This year isn’t going to look last year. No matter how much we want it to. As families around the globe adjust to what school looks like, the back to school traditions and moments are changing. Taking a few moments to share a story with a small human in your life about your favorite first day of school moment may help them find the joy this year.
Celebrating the First Day of School
I've noticed over the years that I am not one of those parents who celebrates the first day of school with great fanfare. Sometimes I wonder if my kids wish I were more over the top about it. But they are stuck with me. I do love seeing how other families celebrate the first day of school and share their child's growth.
As each year passes and social media allows us to see progression, the memories that fill my timeline every year are precious. These posts always include the comparison photos from kindergarten to 8th grade or a young child to a graduating senior. My favorites are probably the first day of school and end of school comparison photos.
Not walking the talk
With that being said, I am the worst at actually taking these photos. So if you are one of those parents that groans and beats up on yourself about forgetting to take the picture, I get you.
So how do we celebrate the first day of school in our house? I let the kids decide what we do after school and I make sure I don't have any work or client calls to do that day. This year we went for ice cream at our favorite place.
Here are a few prompts to help you document notable firsts in the back to school realm. You can use these prompts to guide a conversation with a storyteller and ask them about these memories.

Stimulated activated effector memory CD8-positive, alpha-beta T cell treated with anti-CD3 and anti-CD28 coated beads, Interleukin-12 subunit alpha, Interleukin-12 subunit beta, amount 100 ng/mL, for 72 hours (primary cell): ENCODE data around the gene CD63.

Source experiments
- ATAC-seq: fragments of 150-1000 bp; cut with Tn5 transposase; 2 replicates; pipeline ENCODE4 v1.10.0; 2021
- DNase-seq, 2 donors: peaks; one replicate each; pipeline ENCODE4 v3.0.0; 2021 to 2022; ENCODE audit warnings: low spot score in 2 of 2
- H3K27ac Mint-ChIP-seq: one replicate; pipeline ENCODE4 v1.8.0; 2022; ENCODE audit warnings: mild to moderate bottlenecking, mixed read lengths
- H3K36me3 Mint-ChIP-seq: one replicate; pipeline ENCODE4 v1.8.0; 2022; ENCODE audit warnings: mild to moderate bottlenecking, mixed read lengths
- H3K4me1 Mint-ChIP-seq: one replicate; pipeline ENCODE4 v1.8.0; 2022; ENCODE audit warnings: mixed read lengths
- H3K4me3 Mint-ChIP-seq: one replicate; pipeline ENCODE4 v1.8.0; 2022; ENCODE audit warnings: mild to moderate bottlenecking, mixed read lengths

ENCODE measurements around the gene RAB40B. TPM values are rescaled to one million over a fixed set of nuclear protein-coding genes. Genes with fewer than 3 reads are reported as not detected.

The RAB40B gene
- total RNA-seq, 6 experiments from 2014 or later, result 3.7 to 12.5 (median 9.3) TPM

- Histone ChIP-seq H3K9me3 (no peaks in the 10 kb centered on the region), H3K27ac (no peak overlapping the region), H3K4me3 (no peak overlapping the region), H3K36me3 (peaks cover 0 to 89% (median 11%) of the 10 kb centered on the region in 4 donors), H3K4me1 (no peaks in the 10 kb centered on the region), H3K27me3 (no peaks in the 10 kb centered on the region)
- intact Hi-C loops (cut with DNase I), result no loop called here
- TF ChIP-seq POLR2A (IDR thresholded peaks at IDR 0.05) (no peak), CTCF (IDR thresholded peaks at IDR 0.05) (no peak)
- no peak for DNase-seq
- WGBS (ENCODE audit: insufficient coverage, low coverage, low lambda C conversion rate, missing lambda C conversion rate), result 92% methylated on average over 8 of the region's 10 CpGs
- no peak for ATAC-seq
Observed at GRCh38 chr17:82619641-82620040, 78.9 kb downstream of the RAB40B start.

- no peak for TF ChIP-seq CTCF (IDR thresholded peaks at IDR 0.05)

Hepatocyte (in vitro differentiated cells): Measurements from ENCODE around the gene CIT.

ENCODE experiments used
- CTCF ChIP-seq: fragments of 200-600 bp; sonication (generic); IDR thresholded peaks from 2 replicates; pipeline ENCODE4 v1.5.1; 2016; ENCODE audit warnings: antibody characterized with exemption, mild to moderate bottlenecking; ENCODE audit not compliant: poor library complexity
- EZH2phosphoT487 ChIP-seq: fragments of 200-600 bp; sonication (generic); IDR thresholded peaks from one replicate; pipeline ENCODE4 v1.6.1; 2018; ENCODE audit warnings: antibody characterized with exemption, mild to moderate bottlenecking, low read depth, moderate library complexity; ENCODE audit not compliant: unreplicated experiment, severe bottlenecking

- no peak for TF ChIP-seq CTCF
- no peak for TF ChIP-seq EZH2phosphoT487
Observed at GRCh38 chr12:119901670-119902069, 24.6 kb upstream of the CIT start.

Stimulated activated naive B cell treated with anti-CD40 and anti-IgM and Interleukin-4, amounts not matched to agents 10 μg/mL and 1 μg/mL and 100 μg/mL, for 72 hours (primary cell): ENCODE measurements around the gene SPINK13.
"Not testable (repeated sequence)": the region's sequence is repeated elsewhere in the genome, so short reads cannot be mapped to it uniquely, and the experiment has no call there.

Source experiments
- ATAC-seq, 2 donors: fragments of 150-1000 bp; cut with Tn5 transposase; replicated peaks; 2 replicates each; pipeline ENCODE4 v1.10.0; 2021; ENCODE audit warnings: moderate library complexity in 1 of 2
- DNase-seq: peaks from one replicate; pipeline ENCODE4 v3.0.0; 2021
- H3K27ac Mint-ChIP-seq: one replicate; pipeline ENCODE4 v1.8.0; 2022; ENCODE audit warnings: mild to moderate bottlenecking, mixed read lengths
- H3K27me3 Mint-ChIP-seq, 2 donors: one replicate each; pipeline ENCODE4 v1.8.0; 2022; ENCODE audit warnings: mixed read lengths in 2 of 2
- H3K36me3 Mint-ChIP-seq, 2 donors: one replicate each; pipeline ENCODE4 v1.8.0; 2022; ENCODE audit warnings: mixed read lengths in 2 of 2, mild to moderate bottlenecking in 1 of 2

Riding the bus
- What was it like the first time you rode a school bus?
- Did you like it?
- Were you scared?
- Did someone ride with you?
Going to High School
Keep in mind that not everyone will have gone to high school. Be ready to adapt and change your questions to accommodate their experiences.
- What was it like going to high school?
- Did you go to the same high school your parents did?
- What was your favorite class?
- Were you on a team or in a club? What did you like about it and why?
Think about a time when you started a new job. New jobs are notable firsts that often get overlooked when people are writing their stories down and discussing their lives with family.
- What was your first day like? Were you scared?
- Did you know anyone when you started? Was it hard to make friends?
- Did you enjoy working there? Why or why not?
Back to School Stories
Ultimately, I found that the best way to create a connection with someone is to share your own story and to ask intentional questions.
This includes talking to small humans and your own kids (if you have them). As someone who works with kids of all ages in scouting and sports, I always keep in mind that the “kid” in front of me is a human with their own emotions and experiences. This allows me to connect quickly even when I don't see them all the time. The same goes for adults.
Every human craves to be seen, heard, and listened too. When we give that, we offer a special connection they may not find anywhere else. If you have ever felt like you couldn’t connect with someone, start with this concept.
All About Me Assignments
Did you do your all about me google slides assignment? Back to school means filling out all sorts of worksheets and trying to answer questions like “what's your favorite food” and “what are you going to be when you grow up“. Every kid I know and love struggles with these questions. It got me thinking about all the ways we have to answer these kinds of questions as adults.
That's how we got this video on dating profiles, social media profiles, and medical intake forms. Yes, I'm being serious. It all started when I was working with my kids to finish their all about me assignments. Word choice played a huge part in how hard the assignment proved to be.
I hope the video helps you navigate those pesky (but important) About me assignments 😛
Looking for that thing to help you keep your storytellers engaged and talking? For the writer's in your care, this journal will keep them talking for a good long while. Encourage them (if they can) to reach out via phone or video to family members and share the memories they write about.
This journal was designed for storytellers in their sunset years who are ready to write about and share their memories. Simple to use and elegant enough to keep around to remind you of them long after they are gone.